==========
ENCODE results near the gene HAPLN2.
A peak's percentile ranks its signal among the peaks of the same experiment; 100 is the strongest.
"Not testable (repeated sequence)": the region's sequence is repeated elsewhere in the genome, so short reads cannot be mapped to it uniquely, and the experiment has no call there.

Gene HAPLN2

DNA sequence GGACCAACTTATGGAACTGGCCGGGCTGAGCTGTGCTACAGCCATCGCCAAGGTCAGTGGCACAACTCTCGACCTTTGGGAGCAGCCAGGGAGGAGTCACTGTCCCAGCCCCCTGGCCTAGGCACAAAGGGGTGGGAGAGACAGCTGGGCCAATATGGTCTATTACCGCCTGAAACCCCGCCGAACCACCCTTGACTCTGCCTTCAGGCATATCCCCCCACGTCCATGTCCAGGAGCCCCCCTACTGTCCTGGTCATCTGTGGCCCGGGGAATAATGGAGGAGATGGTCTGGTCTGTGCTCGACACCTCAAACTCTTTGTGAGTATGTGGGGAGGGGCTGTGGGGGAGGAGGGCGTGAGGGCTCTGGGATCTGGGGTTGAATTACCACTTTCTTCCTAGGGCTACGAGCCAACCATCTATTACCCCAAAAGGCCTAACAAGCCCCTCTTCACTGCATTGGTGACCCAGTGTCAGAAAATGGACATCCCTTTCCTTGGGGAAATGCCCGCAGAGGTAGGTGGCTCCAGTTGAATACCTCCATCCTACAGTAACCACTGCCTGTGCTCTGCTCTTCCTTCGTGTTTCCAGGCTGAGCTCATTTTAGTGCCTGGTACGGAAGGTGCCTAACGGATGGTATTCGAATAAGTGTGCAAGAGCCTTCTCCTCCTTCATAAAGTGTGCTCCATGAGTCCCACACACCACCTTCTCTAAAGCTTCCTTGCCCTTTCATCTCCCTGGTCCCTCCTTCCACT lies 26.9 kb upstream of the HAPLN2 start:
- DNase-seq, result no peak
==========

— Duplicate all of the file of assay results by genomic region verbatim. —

ENCODE results near the gene HAPLN2.
A peak's percentile ranks its signal among the peaks of the same experiment; 100 is the strongest.
"Not testable (repeated sequence)": the region's sequence is repeated elsewhere in the genome, so short reads cannot be mapped to it uniquely, and the experiment has no call there.

Gene HAPLN2

DNA sequence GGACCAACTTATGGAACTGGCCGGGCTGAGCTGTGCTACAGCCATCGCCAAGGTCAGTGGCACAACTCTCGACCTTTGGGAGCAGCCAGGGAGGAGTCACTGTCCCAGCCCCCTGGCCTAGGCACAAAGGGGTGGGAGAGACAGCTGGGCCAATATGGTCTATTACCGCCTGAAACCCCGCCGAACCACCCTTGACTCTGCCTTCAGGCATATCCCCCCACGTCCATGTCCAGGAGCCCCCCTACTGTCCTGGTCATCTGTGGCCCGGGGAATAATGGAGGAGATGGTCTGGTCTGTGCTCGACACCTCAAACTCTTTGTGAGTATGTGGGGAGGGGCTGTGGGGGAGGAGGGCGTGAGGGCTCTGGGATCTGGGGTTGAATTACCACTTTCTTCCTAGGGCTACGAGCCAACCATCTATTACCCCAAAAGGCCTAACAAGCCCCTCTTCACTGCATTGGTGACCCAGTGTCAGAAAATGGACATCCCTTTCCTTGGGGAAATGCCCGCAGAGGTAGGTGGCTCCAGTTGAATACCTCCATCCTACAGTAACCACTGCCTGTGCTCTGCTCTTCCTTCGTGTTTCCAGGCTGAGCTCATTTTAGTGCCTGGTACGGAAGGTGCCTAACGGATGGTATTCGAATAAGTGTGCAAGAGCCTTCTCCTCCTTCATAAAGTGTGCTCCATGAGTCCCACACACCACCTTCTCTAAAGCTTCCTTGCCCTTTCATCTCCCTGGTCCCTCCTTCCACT lies 26.9 kb upstream of the HAPLN2 start:
- DNase-seq, result no peak